Be it a glass of smooth local wine accompanied by a platter of olives, some ġbejniet (local sheep's cheeses), zalzett (coriander flavoured Maltese sausage) with galletti (Maltese water crackers) and some bigilla (broad bean pate) served with Maltese bread and olive oil, there are so many local dishes to try you won’t know where to start. Make sure to try a hot pastizzi (savoury ricotta filled pastries) on a cold day, washed down with coffee or tea.
Summer days at the beach means ħobs biż-żejt, a popular snack made from a thick slice of crusty Maltese bread, rubbed with juicy, red tomatoes and topped with mint, a little onion, sheep's cheese and anchovies, all soaked in delicious green olive oil.
7. Scuba Diving
Diving in Malta. Photo: Guillaume Ruoppolo
All of the three main islands have an abundance of reefs, caves and wrecks that make diving here some of the most interesting in the Mediterranean.
The calmness and clarity of the sea makes for excellent visibility creating the perfect conditions for first time divers and beginners. For the more experienced divers, there are plenty of challenging dives to choose from – including a number of shipwrecks.
Moreover, there are several types of diving courses and activities offered by locally licensed diving schools.
8. Sports and outdoor activities
Aside from diving, horseback riding is a popular activity with locals and visitors alike. Horse racing is one of Malta's prime spectator sports, with races held every Sunday, between October and May.
There are also plenty of sports-related events, such as the Rolex Middle Sea Race, a highly-rated offshore classic race, often mentioned as a ‘must-do’ race among yachting enthusiasts. Those who are into athletics will enjoy the Malta Marathon or the international Super League Triathlon.
Whilst those who would much rather find their zen will enjoy the many idyllic locations for their yoga session.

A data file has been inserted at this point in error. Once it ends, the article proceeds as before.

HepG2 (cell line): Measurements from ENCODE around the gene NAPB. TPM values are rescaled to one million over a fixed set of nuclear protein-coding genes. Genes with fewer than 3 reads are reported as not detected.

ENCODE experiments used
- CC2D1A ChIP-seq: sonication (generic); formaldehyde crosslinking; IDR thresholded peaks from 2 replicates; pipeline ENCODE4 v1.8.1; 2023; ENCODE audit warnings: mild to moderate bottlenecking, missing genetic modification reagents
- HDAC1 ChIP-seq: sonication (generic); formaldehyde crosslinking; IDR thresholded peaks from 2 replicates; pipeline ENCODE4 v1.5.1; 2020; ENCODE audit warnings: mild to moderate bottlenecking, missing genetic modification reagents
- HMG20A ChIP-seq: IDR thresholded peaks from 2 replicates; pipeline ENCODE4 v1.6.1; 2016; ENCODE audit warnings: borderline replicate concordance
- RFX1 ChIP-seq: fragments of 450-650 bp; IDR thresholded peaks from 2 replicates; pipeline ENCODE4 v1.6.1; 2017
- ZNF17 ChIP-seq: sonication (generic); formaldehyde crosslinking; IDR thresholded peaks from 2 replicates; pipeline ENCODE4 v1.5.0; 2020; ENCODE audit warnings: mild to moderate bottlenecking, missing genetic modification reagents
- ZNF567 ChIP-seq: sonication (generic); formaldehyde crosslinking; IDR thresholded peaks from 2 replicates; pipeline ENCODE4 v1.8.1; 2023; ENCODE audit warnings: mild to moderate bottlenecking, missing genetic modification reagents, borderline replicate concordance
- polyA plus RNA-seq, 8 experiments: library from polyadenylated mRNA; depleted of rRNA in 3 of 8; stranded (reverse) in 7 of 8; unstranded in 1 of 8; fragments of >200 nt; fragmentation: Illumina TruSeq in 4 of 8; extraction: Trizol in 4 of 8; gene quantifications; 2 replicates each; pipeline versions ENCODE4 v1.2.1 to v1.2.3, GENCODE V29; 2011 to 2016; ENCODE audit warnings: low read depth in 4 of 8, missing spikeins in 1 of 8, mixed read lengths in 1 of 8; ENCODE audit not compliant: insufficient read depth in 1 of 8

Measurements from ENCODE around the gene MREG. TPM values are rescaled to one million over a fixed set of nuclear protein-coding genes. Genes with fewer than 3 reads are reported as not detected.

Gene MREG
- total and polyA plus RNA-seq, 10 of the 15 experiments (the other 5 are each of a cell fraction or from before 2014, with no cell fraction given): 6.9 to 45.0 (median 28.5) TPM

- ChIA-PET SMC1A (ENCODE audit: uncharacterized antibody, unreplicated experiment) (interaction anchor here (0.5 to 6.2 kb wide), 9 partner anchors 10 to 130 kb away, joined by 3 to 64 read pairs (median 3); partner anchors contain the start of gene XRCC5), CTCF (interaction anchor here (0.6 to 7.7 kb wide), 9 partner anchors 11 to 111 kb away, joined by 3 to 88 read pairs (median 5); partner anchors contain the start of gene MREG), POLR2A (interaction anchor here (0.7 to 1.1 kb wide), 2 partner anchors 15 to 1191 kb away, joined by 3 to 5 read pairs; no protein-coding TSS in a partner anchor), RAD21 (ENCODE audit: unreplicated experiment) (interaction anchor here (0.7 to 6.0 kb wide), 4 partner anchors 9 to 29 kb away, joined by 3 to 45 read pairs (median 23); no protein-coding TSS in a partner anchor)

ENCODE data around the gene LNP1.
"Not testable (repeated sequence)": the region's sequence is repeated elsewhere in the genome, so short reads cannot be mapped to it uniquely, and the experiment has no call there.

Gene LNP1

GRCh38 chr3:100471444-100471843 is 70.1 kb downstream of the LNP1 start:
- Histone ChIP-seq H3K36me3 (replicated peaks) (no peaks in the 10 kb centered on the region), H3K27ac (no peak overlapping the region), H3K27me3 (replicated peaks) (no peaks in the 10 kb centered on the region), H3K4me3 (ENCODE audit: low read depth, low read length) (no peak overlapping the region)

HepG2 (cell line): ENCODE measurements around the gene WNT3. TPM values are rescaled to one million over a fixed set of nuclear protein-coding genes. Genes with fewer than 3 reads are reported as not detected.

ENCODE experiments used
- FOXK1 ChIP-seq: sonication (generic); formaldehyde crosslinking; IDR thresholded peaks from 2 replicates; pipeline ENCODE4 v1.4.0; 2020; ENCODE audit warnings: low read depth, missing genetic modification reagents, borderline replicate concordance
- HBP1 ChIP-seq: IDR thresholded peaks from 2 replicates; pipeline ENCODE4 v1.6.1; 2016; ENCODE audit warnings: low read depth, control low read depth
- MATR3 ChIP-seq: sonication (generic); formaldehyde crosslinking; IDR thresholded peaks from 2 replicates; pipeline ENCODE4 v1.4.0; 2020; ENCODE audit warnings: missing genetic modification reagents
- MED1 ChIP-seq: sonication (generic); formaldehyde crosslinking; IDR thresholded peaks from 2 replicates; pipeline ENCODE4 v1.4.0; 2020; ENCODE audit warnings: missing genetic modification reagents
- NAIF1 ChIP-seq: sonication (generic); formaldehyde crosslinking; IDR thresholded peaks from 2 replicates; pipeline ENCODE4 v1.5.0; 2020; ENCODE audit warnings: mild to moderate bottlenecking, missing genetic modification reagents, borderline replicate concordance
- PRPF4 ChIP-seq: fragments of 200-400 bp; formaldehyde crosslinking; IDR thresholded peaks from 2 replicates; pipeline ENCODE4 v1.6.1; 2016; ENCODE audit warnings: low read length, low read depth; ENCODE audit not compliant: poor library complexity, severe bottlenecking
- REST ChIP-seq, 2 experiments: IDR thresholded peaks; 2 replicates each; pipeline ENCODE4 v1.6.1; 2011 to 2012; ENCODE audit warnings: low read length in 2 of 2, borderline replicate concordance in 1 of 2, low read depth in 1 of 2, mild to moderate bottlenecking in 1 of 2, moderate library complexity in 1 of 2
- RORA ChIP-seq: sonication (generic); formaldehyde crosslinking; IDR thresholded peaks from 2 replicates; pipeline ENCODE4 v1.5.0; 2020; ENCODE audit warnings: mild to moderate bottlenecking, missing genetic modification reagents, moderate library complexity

9. Business Travel
The Maltese Islands are not just a place to meet, but also an ideal location in which to do business. Whatever the size, formality or informality of your corporate event, Malta has the expertise and venues to suit. The Maltese Islands offer a variety of magnificent castles, palazzos and forts as function venues.
State-of-the-art conference hotels or venues are available for any size of event, and include the 16th century Mediterranean Conference Centre, once a hospital of the Order of the Knights of Saint John, and considered the most advanced hospital in Europe at the time.
10. Film Tourism
The Maltese Islands have been home to Hollywood blockbusters such as Gladiator, U-571, The Count of Monte Cristo, Troy, Munich as well as prestigious dramas and sitcoms such as the BBC's Byron and ITV's Coronation Street. In recent years, Malta has become one of Europe's most popular film and television locations – dubbed "the Mediterranean's mini-Hollywood" by the London Times. Malta has also teamed up with Bollywood and the first blockbuster was shot here last year.
The islands' beautiful, unspoiled coastlines and breathtaking architecture have ‘doubled' for an amazing variety of locations, both on the big and small screen. Steven Spielberg, Ridley Scott, Wolfgang Petersen, Guy Ritchie and other renowned directors, as well as a host of A-list celebrities such as Russell Crowe, Brad Pitt, Sharon Stone, Madonna and Sean Connery, all experienced Malta's movie-making facilities and its many charms.
This article is sponsored by Visit Malta.